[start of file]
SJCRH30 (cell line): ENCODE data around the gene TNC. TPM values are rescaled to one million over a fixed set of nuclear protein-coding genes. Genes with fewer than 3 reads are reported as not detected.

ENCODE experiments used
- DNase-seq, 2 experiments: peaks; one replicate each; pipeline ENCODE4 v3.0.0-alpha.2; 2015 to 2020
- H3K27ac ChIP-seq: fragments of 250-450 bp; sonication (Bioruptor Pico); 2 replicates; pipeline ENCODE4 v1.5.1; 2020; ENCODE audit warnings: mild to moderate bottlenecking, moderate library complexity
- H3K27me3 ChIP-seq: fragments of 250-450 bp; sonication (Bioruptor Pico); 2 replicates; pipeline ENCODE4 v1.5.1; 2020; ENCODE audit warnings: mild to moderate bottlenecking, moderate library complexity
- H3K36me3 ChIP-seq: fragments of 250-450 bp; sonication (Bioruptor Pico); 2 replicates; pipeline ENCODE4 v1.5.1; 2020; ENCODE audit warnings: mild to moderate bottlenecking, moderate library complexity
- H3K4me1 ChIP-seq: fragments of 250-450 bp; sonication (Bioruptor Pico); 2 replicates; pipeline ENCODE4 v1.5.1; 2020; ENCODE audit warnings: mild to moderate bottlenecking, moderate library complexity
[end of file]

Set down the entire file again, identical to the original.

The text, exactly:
SJCRH30 (cell line): ENCODE data around the gene TNC. TPM values are rescaled to one million over a fixed set of nuclear protein-coding genes. Genes with fewer than 3 reads are reported as not detected.

ENCODE experiments used
- DNase-seq, 2 experiments: peaks; one replicate each; pipeline ENCODE4 v3.0.0-alpha.2; 2015 to 2020
- H3K27ac ChIP-seq: fragments of 250-450 bp; sonication (Bioruptor Pico); 2 replicates; pipeline ENCODE4 v1.5.1; 2020; ENCODE audit warnings: mild to moderate bottlenecking, moderate library complexity
- H3K27me3 ChIP-seq: fragments of 250-450 bp; sonication (Bioruptor Pico); 2 replicates; pipeline ENCODE4 v1.5.1; 2020; ENCODE audit warnings: mild to moderate bottlenecking, moderate library complexity
- H3K36me3 ChIP-seq: fragments of 250-450 bp; sonication (Bioruptor Pico); 2 replicates; pipeline ENCODE4 v1.5.1; 2020; ENCODE audit warnings: mild to moderate bottlenecking, moderate library complexity
- H3K4me1 ChIP-seq: fragments of 250-450 bp; sonication (Bioruptor Pico); 2 replicates; pipeline ENCODE4 v1.5.1; 2020; ENCODE audit warnings: mild to moderate bottlenecking, moderate library complexity